Part 5 – Teens (13 – 18 years)
by Julia Gaines MD, FAAP
Invasion of the Teenagers
It finally happened – you are now the proud parent of a bonafide teenager! In a few short years, they’ll be off to college so they should be pretty self-sufficient as far as sleep goes by this point, right? Yeah, keep dreaming! Night owl tendencies, morning zombie behavior, resistance to parental “interference” in all aspects of their lives can result in a sluggish, sleep deprived kid. Among other things, insufficient sleep can lead to:
- poor grades
- irritability, especially with family members
- difficulty concentrating
- poor athletic performance
- distracted driving
- apathetic behavior
- daytime napping resulting in even poorer sleep patterns
If I had a nickel for every teenager that I’ve seen with concerns about fatigue that turned out not to be getting adequate sleep, I’d be on a beach in the Bahamas right now. So how much sleep does your teenager need? They really need about 9 – 9 ½ hours a night and many average way less than eight. And yet, most teens LOVE to sleep, as you well know from trying to wake them up in the morning. So what’s the problem?
- Unfortunately, there is a change in the sleep phases in adolescents that results in them honestly not being ready for sleep until about 11pm.
- Early start times for high school make it difficult to fit in 9 hours of sleep.
- Heavy academic and athletic schedules can result in a teen staying up late to complete work.
- ELECTRONICS! Now I saw plenty of teens with sleep problems before they all had cell phones, but it’s a lot harder to sleep when your BFF is texting you all night long.
If your teen has terrible sleep habits but seems well rested and pleasant and is getting all their work done, you probably want to pick your battles and work on the vegetable eating or something. However, if your kid is grumpy during the day, impossible to wake up in the morning, or falling behind at school, see the following suggestions:
- Strongly encourage the earliest bedtime your kid thinks they can possibly fall asleep. Remember, they usually need about 9 hours of sleep. If they have to get up at 6:30 am for school, that means they need to be asleep by 9:30pm. While that may be a pipe dream, going to bed at midnight means they only get 6 ½ hours of sleep and that flat out just isn’t enough.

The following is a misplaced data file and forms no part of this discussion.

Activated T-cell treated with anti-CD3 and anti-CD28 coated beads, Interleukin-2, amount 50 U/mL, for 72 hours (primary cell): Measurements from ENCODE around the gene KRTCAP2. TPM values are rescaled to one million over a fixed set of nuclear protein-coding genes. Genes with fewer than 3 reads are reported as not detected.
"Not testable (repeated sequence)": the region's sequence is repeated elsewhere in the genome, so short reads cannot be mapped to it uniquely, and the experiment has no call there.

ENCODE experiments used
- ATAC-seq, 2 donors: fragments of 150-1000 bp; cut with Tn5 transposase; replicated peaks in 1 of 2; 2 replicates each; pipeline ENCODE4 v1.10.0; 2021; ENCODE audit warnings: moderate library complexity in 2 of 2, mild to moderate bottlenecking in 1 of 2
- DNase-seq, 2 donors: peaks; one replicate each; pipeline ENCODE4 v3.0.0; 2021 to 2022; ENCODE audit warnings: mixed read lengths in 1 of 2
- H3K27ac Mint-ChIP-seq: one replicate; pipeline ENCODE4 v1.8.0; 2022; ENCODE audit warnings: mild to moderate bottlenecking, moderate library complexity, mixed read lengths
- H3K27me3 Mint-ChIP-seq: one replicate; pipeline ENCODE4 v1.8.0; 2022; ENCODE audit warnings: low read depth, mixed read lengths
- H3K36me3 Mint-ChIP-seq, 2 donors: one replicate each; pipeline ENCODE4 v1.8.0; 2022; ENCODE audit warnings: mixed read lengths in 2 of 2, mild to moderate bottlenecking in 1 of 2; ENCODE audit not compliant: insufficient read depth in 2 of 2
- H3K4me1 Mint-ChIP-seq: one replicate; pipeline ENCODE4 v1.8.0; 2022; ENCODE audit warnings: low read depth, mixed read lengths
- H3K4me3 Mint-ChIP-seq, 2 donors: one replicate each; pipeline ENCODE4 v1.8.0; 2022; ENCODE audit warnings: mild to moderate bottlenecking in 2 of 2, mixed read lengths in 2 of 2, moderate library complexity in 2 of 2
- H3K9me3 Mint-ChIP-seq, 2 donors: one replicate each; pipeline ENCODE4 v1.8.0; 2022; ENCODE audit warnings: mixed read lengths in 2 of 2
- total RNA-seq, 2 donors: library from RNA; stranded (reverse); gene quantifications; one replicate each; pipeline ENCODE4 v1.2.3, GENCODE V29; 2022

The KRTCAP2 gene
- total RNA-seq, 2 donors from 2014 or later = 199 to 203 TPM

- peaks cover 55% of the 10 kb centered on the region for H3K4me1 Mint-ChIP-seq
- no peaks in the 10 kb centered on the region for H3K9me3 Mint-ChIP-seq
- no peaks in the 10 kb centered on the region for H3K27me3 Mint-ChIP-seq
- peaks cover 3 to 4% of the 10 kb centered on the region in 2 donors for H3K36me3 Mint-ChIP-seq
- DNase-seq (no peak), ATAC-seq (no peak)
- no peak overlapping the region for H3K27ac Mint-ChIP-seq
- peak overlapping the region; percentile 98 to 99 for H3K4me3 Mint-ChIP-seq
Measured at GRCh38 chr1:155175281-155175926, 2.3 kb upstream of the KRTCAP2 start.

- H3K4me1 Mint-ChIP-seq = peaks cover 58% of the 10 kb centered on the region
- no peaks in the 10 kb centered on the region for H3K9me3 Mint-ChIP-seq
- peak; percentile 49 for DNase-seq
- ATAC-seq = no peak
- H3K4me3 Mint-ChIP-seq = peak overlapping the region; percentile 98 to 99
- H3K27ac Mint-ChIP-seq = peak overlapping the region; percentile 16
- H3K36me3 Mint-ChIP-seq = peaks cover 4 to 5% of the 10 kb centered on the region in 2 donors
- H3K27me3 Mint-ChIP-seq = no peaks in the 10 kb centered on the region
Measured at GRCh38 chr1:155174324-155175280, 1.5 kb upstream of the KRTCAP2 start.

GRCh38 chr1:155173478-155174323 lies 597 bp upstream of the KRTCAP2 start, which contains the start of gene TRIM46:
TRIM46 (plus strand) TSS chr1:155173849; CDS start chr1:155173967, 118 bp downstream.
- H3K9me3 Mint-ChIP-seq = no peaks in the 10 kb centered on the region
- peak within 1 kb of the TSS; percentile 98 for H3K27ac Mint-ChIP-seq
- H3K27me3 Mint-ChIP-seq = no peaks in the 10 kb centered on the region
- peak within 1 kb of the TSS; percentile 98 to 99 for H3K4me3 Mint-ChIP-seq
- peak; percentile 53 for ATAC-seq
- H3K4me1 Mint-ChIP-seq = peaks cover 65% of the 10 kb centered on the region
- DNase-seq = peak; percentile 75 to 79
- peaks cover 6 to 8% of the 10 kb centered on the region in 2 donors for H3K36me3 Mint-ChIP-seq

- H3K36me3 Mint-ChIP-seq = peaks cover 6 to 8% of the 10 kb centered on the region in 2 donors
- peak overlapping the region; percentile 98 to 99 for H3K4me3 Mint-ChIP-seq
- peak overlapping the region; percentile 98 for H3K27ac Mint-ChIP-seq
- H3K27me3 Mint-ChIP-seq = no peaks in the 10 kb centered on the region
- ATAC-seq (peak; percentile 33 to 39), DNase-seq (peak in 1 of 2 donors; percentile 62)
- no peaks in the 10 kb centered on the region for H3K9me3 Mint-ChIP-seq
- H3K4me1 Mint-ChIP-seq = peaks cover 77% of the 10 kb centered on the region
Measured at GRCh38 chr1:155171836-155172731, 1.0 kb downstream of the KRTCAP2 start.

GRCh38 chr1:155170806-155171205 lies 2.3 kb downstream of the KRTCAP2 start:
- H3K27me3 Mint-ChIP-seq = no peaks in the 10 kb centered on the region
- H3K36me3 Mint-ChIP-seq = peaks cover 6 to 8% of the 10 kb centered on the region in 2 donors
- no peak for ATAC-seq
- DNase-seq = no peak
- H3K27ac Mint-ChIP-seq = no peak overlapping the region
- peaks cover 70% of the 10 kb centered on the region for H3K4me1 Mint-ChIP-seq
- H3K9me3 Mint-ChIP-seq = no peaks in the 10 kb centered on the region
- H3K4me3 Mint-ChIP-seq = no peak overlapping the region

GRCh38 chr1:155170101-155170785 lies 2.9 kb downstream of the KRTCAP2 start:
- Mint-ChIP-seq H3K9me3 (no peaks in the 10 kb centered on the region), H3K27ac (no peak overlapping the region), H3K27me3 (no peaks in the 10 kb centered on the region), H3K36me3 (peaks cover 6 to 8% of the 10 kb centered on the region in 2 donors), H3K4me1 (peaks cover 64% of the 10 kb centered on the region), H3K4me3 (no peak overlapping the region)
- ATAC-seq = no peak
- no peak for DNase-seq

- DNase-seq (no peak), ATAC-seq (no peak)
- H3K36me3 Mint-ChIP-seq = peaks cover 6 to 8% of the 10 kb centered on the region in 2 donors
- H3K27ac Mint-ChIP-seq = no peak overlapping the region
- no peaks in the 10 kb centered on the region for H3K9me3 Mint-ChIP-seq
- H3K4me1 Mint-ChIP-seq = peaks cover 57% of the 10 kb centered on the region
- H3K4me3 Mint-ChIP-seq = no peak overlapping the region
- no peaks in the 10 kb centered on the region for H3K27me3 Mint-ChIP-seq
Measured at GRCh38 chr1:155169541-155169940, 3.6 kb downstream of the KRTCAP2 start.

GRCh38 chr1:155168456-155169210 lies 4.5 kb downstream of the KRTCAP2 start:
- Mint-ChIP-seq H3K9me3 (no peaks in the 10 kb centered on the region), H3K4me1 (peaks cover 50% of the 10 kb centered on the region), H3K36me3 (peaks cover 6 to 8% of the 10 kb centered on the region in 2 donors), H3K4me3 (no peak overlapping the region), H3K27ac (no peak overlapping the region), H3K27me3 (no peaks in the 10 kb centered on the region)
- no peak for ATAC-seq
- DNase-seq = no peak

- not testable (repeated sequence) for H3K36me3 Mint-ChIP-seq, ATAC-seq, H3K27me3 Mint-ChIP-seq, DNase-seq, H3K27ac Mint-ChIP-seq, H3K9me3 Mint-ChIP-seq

- In order to increase the likelihood they can actually fall asleep earlier than midnight, remember the room should be Cool (generally pretty easy), Quiet (which means no TV on, no music on), and Dark (be aware of all the gizmos they may have in their room that emit light even when they’re off).
- Remind them that sleeping in on the weekends does not help the situation. Sleep is not money, you can’t bank it. If they sleep until noon on Sunday, what are the odds they’re going to be tired at 9:30? They won’t even have been awake twelve hours at that point! So that means Monday will be a total loss and by the time they’ve adjusted to the earlier schedule, it’s Friday again.
- Let me say it again, your teen should really not have a TV in their bedroom. I know a lot of kids do, but there are a million reasons why it’s a bad idea and sleep is only one of them. Keep in mind, all they need is a Netflix subscription to turn any computer, tablet, or phone into a TV (with access to 7 seasons of their favorite show).
- And speaking of phones, I STRONGLY advise that the phone should not be kept by the bed. The average teen sends over 60 texts in a 24 hour period and not all of those are happening during the day. Check those phone bills – bet you’ll see texts when they should be sleeping. If they are using the phone as their alarm clock, it’s time for a shopping trip. At the very least, the phone should be plugged in somewhere else in the room and a different room (like yours) is even better.
- You may want to consider giving your teen melatonin at night. Melatonin is a hormone that our brains make that helps to regulate our sleep-wake cycles. It is available as an over the counter supplement in many doses and formulations. While the research does not overwhelmingly show improvement in sleep initiation with melatonin, it does seem to help some people. I have found it especially helpful in my patients with ADHD. You can start them on 1mg about 30 minutes before bedtime and work up to 3mg if needed. It can sometimes cause morning grogginess or vivid dreams, in which case just discontinue it. I do not recommend any other sleep aid for teens, including Benadryl, as they just have too many side effects and can actually make sleep problems worse.
As your teen gets older, they should start to take responsibility for their sleep habits, along with other life skills. If they don’t get out of bed until you go in there and physically drag them out, it’s time for a conversation. In my opinion, by their junior year, a teenager should get themselves to bed a reasonable hour and get themselves up in the morning in time to eat, brush their teeth, and make the bus without a parent nagging them the whole time. Remember, in two years, that kid will be sleeping in a college dorm room at great expense. Help them to be successful! The day is soon coming when they will complain to you because their child won’t sleep and you can enjoy your sweet revenge…
If you have any questions on teen sleeping habits and recommended guidelines, contact Cobb Pediatrics in Marietta GA by calling (770) 425-5331, or request an appointment today.